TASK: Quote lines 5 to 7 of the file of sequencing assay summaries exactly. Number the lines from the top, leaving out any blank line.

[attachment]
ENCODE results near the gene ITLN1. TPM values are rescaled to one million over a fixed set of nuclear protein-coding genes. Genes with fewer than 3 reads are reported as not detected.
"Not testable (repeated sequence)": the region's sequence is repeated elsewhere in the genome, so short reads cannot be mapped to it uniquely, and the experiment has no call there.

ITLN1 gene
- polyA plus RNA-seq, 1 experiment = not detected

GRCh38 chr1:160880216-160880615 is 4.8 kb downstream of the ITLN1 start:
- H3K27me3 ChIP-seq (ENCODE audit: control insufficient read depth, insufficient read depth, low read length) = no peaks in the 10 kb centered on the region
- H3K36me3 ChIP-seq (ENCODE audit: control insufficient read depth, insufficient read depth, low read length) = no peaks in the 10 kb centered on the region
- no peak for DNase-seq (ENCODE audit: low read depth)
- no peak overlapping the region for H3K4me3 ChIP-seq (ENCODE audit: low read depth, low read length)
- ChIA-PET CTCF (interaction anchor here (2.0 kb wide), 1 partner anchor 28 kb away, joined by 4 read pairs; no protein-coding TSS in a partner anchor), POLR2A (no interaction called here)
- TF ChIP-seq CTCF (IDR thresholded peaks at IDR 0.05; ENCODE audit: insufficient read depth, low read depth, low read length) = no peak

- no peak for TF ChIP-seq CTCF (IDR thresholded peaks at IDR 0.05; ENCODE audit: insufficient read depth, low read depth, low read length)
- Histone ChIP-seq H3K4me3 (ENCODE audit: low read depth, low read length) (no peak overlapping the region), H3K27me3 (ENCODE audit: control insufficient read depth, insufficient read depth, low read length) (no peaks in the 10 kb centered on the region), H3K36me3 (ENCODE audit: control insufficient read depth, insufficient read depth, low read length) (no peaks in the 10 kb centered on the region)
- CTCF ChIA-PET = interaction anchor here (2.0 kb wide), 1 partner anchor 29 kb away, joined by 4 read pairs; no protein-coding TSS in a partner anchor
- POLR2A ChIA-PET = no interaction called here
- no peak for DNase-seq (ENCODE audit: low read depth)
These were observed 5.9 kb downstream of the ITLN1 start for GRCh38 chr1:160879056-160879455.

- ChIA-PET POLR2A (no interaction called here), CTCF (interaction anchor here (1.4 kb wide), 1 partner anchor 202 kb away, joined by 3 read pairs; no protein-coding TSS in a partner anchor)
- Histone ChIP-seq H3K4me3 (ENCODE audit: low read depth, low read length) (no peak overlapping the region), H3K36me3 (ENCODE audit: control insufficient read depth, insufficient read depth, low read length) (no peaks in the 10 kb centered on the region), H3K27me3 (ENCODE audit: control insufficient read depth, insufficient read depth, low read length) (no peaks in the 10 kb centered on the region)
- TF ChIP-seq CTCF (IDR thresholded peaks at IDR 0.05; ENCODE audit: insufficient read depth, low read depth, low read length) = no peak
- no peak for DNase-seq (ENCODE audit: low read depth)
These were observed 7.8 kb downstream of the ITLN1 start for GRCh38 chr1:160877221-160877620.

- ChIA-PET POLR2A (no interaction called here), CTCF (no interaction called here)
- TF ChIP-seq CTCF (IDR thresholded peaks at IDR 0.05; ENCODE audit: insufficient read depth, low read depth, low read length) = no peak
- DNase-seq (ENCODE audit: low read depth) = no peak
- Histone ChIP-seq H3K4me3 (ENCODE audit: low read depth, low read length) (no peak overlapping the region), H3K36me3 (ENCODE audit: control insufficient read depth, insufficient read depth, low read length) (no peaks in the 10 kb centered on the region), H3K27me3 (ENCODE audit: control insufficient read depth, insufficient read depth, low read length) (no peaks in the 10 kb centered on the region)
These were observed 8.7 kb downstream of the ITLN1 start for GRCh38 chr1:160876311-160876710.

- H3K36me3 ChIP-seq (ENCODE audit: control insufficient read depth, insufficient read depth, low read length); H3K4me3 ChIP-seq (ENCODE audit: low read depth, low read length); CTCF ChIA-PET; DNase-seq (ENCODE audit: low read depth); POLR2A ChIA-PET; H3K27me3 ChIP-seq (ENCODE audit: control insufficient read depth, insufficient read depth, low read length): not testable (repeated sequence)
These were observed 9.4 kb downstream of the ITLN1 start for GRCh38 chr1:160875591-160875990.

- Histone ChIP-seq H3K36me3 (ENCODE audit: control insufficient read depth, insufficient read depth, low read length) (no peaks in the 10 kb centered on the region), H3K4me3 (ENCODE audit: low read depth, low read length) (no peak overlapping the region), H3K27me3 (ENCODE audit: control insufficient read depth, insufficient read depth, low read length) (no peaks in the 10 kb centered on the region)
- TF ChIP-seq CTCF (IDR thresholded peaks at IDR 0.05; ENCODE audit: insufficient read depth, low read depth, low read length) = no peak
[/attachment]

GRCh38 chr1:160880216-160880615 is 4.8 kb downstream of the ITLN1 start:
- H3K27me3 ChIP-seq (ENCODE audit: control insufficient read depth, insufficient read depth, low read length) = no peaks in the 10 kb centered on the region
- H3K36me3 ChIP-seq (ENCODE audit: control insufficient read depth, insufficient read depth, low read length) = no peaks in the 10 kb centered on the region